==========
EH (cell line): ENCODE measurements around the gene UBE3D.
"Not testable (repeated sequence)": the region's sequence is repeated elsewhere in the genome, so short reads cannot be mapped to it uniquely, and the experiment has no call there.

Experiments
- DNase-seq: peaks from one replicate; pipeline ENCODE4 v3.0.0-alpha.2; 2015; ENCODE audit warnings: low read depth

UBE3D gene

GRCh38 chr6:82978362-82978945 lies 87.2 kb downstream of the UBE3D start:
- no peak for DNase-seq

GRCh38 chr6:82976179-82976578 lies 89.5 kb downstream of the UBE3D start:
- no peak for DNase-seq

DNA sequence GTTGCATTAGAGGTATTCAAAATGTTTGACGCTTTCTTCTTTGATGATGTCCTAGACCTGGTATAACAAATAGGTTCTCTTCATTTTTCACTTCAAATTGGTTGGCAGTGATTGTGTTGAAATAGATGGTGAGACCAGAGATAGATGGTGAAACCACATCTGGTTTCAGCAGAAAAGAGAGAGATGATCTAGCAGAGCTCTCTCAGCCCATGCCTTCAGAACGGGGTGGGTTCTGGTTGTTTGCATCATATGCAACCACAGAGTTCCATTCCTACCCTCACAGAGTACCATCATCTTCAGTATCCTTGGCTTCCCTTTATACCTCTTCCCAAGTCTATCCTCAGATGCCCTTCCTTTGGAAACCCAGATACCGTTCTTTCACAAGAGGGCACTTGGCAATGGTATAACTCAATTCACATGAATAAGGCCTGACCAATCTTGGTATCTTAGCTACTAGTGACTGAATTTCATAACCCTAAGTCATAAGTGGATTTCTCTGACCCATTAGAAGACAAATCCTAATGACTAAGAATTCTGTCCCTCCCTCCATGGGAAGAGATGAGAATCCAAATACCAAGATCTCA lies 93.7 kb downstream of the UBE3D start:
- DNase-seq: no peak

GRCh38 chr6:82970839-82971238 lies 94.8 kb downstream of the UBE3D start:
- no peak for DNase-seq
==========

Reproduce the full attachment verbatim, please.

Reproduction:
EH (cell line): ENCODE measurements around the gene UBE3D.
"Not testable (repeated sequence)": the region's sequence is repeated elsewhere in the genome, so short reads cannot be mapped to it uniquely, and the experiment has no call there.

Experiments
- DNase-seq: peaks from one replicate; pipeline ENCODE4 v3.0.0-alpha.2; 2015; ENCODE audit warnings: low read depth

UBE3D gene

GRCh38 chr6:82978362-82978945 lies 87.2 kb downstream of the UBE3D start:
- no peak for DNase-seq

GRCh38 chr6:82976179-82976578 lies 89.5 kb downstream of the UBE3D start:
- no peak for DNase-seq

DNA sequence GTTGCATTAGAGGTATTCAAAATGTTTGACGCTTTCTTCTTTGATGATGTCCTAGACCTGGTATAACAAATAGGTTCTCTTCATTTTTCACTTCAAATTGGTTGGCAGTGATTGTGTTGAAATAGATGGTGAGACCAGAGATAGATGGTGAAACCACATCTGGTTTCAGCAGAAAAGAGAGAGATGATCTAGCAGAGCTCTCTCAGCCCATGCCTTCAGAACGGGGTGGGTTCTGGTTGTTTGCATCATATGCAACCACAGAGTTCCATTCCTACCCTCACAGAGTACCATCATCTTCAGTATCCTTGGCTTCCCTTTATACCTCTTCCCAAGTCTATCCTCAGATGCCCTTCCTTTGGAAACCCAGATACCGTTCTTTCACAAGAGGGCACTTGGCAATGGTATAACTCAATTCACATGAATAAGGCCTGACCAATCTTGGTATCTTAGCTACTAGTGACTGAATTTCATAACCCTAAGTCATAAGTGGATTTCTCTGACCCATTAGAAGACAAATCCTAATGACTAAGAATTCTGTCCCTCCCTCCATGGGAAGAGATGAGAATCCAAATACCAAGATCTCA lies 93.7 kb downstream of the UBE3D start:
- DNase-seq: no peak

GRCh38 chr6:82970839-82971238 lies 94.8 kb downstream of the UBE3D start:
- no peak for DNase-seq